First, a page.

"[W]hat I took from it is that there are indeed two MEDICINEs: the science one (read lab animals) and the humanistic one in the best tradition of Hipoocrates forward."
The reference to "two medicines" puts me in mind of the famous essay by C.P. Snow about two cultures: the sciences and the humanities. If you read far enough down in the Wikipedia article about the concept, you see - as with so many concepts - how it becomes complicated and quibbled with out of all recognition.
Sometimes, though, quibbling misses the main point. There are those who are blind to the sciences, and those who are exclusively centered on the virtues of the humanities. Not to say that there isn't overlap, but there should be more.
The same can be said of medicine. To be excellent professionals, doctors and nurses require both technical facility and appreciation of emotional complexity. And by "excellent" here I mean something like "virtuous," in the sense of striving towards perfection of the whole individual.
So, when we are talking about the two medicines, perhaps we should mean that the best of the scientific/biomedical view of the patient, and the humanitarian/narrative/irreducibly complex view should both be united in the provider. If that were the case, whatever action a provider took would be in a deep sense uncategorizable.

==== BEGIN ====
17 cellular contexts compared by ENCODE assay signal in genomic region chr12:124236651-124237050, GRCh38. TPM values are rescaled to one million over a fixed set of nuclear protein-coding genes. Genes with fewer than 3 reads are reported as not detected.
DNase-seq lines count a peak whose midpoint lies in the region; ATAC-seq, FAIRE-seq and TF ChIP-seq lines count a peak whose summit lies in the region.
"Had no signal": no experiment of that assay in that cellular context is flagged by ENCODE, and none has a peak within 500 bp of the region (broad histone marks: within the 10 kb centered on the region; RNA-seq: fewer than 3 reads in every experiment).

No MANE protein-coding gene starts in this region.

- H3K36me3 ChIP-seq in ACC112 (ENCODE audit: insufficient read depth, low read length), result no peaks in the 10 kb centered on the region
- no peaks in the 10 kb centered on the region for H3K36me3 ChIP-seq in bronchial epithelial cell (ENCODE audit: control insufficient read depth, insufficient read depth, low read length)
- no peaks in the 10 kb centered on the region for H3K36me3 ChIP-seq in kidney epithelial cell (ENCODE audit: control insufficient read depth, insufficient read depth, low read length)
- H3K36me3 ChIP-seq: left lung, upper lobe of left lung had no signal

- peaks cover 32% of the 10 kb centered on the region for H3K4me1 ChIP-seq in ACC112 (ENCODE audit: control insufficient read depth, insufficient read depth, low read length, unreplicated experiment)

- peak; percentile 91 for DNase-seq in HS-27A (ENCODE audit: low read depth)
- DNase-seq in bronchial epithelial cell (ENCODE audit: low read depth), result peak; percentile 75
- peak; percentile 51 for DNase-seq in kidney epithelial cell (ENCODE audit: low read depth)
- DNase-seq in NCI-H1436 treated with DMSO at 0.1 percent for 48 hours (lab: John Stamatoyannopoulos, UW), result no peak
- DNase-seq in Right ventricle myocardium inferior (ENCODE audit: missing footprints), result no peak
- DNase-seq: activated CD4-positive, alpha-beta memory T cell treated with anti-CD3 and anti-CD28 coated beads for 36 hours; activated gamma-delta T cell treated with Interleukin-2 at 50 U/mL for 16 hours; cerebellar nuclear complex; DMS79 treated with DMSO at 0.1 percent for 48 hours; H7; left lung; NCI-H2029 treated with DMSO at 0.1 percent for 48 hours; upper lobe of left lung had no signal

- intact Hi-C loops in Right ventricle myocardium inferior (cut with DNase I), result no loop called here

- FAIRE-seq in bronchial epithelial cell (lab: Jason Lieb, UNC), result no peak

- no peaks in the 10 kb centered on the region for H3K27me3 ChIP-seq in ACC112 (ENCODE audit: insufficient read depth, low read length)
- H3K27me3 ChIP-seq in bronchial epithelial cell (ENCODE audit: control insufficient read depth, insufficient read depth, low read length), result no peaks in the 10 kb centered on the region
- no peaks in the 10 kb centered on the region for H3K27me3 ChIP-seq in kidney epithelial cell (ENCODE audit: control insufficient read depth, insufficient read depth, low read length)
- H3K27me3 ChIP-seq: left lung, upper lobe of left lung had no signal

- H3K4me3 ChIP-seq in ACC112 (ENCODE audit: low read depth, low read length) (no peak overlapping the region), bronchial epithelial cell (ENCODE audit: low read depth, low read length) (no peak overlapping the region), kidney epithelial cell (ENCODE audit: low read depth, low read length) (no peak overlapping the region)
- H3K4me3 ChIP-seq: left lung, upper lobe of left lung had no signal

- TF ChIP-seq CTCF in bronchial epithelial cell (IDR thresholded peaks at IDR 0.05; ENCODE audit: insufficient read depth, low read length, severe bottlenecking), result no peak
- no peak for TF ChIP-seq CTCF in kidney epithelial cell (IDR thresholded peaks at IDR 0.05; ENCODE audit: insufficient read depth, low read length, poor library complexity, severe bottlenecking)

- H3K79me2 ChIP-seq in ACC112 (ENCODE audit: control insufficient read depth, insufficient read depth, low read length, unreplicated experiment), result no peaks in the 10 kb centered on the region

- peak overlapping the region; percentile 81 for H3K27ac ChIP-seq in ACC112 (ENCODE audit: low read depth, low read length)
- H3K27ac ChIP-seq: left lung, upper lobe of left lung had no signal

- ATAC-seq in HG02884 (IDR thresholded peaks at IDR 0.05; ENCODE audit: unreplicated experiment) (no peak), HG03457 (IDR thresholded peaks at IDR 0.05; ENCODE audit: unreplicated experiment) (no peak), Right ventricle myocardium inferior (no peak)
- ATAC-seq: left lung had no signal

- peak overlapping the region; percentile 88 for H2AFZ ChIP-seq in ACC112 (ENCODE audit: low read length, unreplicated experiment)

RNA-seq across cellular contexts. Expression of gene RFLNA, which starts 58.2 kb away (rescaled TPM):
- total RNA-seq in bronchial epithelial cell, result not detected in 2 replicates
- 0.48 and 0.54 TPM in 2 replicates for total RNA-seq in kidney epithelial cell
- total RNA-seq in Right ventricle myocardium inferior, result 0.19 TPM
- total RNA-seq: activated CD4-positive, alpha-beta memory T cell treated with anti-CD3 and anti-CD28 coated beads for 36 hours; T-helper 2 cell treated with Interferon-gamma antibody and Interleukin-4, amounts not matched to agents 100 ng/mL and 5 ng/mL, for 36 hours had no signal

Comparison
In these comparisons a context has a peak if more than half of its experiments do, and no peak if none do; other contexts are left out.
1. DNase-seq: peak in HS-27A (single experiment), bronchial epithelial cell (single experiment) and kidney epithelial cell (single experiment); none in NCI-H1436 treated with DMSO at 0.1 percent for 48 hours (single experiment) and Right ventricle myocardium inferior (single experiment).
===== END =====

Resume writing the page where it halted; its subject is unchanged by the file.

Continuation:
Patient-centered care often brings the grandest flights of fancy rudely down to earth. Whether this applies to the idea of "two medicines in one provider" is difficult to say. I do think that most people are looking for a provider who combines multiple virtues: a full person, not a scientific machine nor a device to convert suffering into publishable narrative.
How to cultivate such inner diversity, true balance, without sacrificing depth and accomplishment...?